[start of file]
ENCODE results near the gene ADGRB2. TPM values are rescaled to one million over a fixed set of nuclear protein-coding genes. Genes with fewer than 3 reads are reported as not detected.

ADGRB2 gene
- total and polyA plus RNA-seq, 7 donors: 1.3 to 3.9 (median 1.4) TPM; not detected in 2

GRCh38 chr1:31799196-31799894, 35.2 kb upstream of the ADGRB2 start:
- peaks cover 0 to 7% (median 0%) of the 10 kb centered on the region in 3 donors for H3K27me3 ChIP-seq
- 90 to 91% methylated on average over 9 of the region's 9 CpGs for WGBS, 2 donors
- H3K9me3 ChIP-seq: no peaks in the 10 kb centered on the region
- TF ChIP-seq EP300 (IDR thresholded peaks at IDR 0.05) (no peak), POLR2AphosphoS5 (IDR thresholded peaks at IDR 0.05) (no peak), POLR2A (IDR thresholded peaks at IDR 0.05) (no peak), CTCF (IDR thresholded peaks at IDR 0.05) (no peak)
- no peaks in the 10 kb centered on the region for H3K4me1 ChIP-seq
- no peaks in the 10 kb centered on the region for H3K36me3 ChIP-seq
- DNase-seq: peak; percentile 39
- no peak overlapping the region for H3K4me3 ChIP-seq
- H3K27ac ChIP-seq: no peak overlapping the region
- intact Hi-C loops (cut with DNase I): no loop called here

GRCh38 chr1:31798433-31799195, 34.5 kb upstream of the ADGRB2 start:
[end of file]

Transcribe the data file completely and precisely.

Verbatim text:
ENCODE results near the gene ADGRB2. TPM values are rescaled to one million over a fixed set of nuclear protein-coding genes. Genes with fewer than 3 reads are reported as not detected.

ADGRB2 gene
- total and polyA plus RNA-seq, 7 donors: 1.3 to 3.9 (median 1.4) TPM; not detected in 2

GRCh38 chr1:31799196-31799894, 35.2 kb upstream of the ADGRB2 start:
- peaks cover 0 to 7% (median 0%) of the 10 kb centered on the region in 3 donors for H3K27me3 ChIP-seq
- 90 to 91% methylated on average over 9 of the region's 9 CpGs for WGBS, 2 donors
- H3K9me3 ChIP-seq: no peaks in the 10 kb centered on the region
- TF ChIP-seq EP300 (IDR thresholded peaks at IDR 0.05) (no peak), POLR2AphosphoS5 (IDR thresholded peaks at IDR 0.05) (no peak), POLR2A (IDR thresholded peaks at IDR 0.05) (no peak), CTCF (IDR thresholded peaks at IDR 0.05) (no peak)
- no peaks in the 10 kb centered on the region for H3K4me1 ChIP-seq
- no peaks in the 10 kb centered on the region for H3K36me3 ChIP-seq
- DNase-seq: peak; percentile 39
- no peak overlapping the region for H3K4me3 ChIP-seq
- H3K27ac ChIP-seq: no peak overlapping the region
- intact Hi-C loops (cut with DNase I): no loop called here

GRCh38 chr1:31798433-31799195, 34.5 kb upstream of the ADGRB2 start: